Saturday, February 28, 2009

Nursing Home Smoking: A Hospice Volunteer’s View (Video 1:16 mins.)

According to MI law relating to nursing homes, smoking is either not allowed or restricted to certain areas of nursing homes. This whole idea of smoking in “restricted” areas reminds me of a restaurant I visited where smokers and non-smokers were separated by five feet of aisle space down the center of a small room. I could actually see a cloud of smoke hanging over the non-smoking section. Where was the “restricted” area?

A nursing home is a healthcare institution. Considering the fragile mental and physical conditions of many residents, I question the safety of some of the restricted areas. Several of my hospice patients who smoked had oxygen tanks stationed near their beds. As if the fire hazard of smoking is not enough, the issue of healthcare should certainly be more of a priority.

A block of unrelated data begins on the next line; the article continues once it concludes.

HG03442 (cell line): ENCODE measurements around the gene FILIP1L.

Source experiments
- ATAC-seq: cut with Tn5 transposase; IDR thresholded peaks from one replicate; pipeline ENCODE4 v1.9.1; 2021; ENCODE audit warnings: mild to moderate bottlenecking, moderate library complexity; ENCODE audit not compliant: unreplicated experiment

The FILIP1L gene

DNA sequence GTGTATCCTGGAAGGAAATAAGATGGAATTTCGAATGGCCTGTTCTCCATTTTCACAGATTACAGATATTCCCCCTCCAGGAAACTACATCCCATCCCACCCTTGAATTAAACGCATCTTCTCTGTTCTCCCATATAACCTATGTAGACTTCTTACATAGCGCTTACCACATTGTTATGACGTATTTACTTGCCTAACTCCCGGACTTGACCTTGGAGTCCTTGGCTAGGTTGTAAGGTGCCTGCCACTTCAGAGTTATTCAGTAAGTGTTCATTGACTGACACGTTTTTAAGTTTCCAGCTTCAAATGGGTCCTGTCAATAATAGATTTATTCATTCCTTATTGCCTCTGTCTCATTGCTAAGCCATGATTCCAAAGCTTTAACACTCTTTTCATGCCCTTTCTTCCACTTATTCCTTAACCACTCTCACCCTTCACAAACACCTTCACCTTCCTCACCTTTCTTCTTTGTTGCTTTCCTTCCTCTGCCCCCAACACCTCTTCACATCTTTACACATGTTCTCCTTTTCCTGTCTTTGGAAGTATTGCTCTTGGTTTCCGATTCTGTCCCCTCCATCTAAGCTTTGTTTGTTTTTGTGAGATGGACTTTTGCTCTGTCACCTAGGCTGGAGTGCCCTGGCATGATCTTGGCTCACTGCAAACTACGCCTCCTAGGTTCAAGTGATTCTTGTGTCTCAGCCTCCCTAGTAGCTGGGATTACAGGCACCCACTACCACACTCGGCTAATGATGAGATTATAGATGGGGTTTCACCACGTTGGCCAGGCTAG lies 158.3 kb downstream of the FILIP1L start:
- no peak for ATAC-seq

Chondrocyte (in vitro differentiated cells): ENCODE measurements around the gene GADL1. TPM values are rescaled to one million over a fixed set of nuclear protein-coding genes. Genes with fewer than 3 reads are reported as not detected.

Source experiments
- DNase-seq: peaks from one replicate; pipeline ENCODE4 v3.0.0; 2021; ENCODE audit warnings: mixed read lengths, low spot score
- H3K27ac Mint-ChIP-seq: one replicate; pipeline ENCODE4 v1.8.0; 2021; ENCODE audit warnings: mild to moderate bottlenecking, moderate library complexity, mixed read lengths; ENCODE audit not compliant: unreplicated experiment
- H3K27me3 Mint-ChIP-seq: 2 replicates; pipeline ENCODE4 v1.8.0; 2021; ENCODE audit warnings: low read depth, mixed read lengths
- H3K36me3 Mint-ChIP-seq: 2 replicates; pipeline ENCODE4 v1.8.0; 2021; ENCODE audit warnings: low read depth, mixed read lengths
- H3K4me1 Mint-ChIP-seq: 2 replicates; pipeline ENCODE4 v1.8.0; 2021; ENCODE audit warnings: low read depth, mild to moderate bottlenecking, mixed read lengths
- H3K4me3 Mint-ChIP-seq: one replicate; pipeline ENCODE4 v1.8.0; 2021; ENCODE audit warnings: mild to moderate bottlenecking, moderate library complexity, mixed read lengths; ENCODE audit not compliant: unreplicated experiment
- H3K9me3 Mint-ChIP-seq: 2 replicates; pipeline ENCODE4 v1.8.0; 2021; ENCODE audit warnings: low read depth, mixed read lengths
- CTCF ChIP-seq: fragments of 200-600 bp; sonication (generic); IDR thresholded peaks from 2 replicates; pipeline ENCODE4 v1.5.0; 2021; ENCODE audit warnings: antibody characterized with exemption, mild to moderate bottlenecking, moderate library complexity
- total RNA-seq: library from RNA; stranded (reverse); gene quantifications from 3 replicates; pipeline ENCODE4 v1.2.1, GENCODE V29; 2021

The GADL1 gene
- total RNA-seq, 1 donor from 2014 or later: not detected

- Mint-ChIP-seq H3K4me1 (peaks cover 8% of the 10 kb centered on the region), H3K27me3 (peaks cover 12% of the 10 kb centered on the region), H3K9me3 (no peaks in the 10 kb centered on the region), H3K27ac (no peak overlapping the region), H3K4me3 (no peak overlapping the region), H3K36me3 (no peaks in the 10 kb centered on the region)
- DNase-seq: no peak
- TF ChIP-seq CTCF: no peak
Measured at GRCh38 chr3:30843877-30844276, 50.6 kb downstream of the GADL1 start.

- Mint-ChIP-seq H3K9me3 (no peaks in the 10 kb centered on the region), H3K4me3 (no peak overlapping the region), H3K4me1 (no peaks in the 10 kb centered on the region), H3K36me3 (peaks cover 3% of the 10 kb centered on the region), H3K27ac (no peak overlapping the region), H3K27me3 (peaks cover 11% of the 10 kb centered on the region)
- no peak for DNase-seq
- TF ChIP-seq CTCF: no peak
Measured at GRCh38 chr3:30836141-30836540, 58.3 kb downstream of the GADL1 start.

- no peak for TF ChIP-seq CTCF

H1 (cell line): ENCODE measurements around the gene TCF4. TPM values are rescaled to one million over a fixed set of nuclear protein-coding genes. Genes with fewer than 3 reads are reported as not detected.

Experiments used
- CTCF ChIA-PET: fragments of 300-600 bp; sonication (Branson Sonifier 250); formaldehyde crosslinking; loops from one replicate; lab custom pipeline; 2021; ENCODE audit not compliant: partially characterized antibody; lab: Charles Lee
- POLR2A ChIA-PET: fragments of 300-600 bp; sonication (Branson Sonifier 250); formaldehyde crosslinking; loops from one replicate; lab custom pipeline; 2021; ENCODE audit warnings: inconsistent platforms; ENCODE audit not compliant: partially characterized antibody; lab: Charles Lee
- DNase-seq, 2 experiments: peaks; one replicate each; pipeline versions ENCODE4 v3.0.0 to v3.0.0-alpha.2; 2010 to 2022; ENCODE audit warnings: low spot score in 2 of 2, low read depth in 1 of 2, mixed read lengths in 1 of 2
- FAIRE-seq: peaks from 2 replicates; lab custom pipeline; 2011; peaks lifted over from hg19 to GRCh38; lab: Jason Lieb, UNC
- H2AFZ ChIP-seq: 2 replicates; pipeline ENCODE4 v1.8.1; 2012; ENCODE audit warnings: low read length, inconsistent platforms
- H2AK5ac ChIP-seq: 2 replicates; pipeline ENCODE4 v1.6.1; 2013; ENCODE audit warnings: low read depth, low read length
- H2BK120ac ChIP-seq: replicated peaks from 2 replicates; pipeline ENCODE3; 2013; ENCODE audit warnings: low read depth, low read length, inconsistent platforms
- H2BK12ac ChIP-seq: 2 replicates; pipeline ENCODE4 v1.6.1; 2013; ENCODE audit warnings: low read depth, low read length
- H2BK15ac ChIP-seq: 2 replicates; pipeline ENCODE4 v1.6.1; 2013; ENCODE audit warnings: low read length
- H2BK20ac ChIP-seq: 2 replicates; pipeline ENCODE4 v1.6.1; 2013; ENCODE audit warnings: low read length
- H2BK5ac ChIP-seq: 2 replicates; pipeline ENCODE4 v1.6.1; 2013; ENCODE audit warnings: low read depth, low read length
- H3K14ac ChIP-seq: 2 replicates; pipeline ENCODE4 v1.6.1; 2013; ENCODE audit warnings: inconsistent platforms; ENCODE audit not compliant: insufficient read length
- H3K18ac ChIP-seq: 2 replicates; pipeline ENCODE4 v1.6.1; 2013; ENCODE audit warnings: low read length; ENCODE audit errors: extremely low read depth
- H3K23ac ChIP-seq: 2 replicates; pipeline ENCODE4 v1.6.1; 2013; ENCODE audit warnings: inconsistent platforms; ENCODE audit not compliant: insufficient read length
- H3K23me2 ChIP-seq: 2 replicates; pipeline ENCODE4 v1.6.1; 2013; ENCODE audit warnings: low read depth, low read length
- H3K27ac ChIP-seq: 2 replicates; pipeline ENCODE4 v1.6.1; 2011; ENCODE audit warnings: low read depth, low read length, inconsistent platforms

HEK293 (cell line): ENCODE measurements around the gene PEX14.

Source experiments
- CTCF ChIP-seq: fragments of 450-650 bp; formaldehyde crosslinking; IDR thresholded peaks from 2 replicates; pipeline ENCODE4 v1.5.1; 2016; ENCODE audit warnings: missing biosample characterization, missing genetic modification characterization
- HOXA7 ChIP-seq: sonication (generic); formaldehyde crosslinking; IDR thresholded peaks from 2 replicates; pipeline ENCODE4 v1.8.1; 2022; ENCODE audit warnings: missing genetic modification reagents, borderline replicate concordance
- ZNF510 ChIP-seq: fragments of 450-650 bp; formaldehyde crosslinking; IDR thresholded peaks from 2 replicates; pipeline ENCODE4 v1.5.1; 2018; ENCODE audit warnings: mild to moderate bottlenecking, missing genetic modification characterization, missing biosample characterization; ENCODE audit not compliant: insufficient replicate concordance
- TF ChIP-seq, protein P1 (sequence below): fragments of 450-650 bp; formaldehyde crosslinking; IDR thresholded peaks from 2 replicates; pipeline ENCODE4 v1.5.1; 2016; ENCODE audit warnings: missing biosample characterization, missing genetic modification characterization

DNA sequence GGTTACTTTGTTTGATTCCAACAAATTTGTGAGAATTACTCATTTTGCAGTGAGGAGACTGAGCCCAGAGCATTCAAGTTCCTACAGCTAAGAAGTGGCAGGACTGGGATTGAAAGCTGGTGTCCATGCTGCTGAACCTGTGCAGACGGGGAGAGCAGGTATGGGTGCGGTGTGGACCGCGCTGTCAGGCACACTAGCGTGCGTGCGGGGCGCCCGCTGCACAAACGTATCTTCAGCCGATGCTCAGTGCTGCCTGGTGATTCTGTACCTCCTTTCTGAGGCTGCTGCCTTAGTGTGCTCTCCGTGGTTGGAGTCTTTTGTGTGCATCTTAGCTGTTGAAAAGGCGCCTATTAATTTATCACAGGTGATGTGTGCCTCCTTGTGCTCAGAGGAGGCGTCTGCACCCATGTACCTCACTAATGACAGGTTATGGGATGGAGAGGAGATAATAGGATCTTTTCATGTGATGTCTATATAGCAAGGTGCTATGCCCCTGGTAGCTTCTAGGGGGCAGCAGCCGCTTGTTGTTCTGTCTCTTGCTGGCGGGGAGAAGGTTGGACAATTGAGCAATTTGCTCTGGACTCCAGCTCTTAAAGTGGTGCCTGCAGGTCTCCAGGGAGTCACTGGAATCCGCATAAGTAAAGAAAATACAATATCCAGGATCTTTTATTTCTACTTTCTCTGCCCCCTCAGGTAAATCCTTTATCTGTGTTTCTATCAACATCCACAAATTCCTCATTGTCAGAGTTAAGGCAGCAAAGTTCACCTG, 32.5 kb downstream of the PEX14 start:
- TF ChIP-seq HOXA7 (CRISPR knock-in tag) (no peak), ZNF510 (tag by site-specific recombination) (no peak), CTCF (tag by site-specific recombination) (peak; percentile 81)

All the nursing homes where I volunteered had indoor smoking areas to accommodate patients and staff who wanted to smoke. I held my breath to avoid second-hand smoke every time I briefly entered a smoking room to get a chair when they were not available in the halls. Smoke, which was both seen and smelled, floated into the halls every time the doors to smoking rooms opened. Whether they smoked or not, everybody’s nostrils were assaulted with sucker punches of first or second-hand smoke.

In this video, an elderly woman who uses an oxygen tank sparked a fire at an apartment complex for the elderly. While she was not in a nursing home smoking area, the resulting fire and crisis in having to protect, console, and evacuate all the other residents to buses taking them to a shelter could easily have happened at a nursing home.

Frances Shani Parker, Author
"Becoming Dead Right: A Hospice Volunteer in Urban Nursing Homes”
“Hospice and Nursing Homes Blog”

Friday, February 20, 2009

BlogTalkRadio Interview with Frances Shani Parker, Author of “Becoming Dead Right” (30 mins.)